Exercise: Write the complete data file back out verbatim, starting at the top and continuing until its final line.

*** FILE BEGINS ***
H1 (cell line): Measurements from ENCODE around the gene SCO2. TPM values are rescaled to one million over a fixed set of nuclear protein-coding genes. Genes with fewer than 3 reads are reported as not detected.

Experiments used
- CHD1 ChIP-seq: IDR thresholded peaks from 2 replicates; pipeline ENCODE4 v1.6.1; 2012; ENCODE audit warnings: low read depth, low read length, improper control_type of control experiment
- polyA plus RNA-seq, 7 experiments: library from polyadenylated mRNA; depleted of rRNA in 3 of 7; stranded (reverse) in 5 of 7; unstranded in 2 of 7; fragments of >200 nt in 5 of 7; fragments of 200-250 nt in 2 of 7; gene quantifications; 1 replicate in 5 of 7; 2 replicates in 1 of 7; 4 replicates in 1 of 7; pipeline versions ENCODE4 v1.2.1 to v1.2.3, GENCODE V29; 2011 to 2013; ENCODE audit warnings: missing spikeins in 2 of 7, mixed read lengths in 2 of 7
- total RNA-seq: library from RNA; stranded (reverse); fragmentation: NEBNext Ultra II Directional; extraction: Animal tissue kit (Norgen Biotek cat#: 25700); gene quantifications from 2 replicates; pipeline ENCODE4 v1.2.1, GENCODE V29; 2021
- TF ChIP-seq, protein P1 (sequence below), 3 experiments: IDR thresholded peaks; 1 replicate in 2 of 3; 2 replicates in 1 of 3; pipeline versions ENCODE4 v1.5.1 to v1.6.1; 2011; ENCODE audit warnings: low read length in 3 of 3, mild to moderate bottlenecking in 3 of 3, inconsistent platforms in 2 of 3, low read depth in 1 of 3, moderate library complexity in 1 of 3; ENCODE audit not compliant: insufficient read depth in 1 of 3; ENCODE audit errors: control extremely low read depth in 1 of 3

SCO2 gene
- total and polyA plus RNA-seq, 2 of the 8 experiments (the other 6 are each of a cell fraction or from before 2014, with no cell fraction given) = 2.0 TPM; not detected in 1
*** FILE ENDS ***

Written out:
H1 (cell line): Measurements from ENCODE around the gene SCO2. TPM values are rescaled to one million over a fixed set of nuclear protein-coding genes. Genes with fewer than 3 reads are reported as not detected.

Experiments used
- CHD1 ChIP-seq: IDR thresholded peaks from 2 replicates; pipeline ENCODE4 v1.6.1; 2012; ENCODE audit warnings: low read depth, low read length, improper control_type of control experiment
- polyA plus RNA-seq, 7 experiments: library from polyadenylated mRNA; depleted of rRNA in 3 of 7; stranded (reverse) in 5 of 7; unstranded in 2 of 7; fragments of >200 nt in 5 of 7; fragments of 200-250 nt in 2 of 7; gene quantifications; 1 replicate in 5 of 7; 2 replicates in 1 of 7; 4 replicates in 1 of 7; pipeline versions ENCODE4 v1.2.1 to v1.2.3, GENCODE V29; 2011 to 2013; ENCODE audit warnings: missing spikeins in 2 of 7, mixed read lengths in 2 of 7
- total RNA-seq: library from RNA; stranded (reverse); fragmentation: NEBNext Ultra II Directional; extraction: Animal tissue kit (Norgen Biotek cat#: 25700); gene quantifications from 2 replicates; pipeline ENCODE4 v1.2.1, GENCODE V29; 2021
- TF ChIP-seq, protein P1 (sequence below), 3 experiments: IDR thresholded peaks; 1 replicate in 2 of 3; 2 replicates in 1 of 3; pipeline versions ENCODE4 v1.5.1 to v1.6.1; 2011; ENCODE audit warnings: low read length in 3 of 3, mild to moderate bottlenecking in 3 of 3, inconsistent platforms in 2 of 3, low read depth in 1 of 3, moderate library complexity in 1 of 3; ENCODE audit not compliant: insufficient read depth in 1 of 3; ENCODE audit errors: control extremely low read depth in 1 of 3

SCO2 gene
- total and polyA plus RNA-seq, 2 of the 8 experiments (the other 6 are each of a cell fraction or from before 2014, with no cell fraction given) = 2.0 TPM; not detected in 1